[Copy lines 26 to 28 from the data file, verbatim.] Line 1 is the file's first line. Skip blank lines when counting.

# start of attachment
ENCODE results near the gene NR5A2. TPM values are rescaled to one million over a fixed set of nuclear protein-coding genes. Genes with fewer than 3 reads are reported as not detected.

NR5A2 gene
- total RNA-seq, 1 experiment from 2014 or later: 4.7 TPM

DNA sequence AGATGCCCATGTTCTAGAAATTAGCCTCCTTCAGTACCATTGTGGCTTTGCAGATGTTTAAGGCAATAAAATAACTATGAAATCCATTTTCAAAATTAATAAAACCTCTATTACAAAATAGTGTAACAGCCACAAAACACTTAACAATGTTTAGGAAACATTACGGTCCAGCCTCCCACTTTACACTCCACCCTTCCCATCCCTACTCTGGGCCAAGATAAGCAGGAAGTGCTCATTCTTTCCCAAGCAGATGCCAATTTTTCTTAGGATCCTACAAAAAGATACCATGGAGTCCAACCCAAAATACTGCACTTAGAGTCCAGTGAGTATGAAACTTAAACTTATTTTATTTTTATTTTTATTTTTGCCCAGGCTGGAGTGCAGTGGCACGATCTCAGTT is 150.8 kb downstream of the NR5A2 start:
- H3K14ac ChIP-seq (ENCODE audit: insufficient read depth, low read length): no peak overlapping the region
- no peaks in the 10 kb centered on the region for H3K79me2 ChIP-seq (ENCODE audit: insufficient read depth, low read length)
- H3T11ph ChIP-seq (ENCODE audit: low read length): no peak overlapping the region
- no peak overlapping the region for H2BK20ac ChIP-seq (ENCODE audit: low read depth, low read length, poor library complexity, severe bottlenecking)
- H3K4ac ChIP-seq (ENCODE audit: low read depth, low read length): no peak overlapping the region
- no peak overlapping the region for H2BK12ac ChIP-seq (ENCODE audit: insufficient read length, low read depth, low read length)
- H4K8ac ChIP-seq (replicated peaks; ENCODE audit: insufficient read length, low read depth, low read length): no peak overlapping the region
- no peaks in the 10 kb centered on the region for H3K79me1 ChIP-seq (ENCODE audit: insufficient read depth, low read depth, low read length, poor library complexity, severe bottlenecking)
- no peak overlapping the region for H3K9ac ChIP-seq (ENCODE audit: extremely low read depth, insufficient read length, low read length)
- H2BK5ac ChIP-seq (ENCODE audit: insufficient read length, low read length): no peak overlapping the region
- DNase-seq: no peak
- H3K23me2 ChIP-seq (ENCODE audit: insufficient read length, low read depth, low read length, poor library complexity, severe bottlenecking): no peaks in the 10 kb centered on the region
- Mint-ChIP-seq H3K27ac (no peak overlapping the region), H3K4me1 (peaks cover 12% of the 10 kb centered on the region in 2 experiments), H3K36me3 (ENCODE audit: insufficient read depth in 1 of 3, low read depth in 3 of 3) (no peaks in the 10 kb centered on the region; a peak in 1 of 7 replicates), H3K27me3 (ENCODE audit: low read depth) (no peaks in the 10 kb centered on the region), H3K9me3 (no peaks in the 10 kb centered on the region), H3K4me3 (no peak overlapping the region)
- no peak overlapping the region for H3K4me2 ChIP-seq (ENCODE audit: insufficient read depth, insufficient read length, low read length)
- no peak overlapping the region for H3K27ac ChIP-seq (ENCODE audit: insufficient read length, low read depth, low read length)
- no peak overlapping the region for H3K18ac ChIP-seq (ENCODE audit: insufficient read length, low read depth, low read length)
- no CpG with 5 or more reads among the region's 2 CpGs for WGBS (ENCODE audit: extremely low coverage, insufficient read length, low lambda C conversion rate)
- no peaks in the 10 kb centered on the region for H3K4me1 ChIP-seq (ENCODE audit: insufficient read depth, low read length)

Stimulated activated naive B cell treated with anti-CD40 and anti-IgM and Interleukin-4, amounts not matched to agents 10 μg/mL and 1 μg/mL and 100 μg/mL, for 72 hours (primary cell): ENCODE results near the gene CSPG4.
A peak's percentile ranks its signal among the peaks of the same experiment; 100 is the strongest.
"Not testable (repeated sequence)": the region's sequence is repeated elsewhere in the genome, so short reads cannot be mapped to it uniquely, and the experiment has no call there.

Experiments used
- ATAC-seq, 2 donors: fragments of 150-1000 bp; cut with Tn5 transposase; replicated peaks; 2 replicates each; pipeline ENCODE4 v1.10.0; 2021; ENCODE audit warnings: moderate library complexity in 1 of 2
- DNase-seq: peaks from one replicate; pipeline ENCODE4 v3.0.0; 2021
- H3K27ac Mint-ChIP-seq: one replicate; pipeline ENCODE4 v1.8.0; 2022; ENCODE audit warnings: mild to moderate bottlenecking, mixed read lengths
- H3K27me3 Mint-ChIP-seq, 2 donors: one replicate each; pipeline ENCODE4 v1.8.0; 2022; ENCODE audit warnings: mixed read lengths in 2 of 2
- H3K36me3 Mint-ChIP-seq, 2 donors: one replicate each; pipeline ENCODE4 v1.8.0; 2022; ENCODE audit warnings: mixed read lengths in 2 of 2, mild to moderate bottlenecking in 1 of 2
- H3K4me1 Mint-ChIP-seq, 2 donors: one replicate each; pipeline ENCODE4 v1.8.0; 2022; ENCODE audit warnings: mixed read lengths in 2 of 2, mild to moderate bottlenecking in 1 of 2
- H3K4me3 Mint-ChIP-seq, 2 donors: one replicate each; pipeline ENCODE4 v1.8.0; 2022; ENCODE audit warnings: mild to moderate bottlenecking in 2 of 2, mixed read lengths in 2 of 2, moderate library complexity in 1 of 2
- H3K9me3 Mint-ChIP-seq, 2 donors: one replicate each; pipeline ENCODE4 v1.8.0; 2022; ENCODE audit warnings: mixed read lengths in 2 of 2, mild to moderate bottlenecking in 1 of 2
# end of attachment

Experiments used
- ATAC-seq, 2 donors: fragments of 150-1000 bp; cut with Tn5 transposase; replicated peaks; 2 replicates each; pipeline ENCODE4 v1.10.0; 2021; ENCODE audit warnings: moderate library complexity in 1 of 2
- DNase-seq: peaks from one replicate; pipeline ENCODE4 v3.0.0; 2021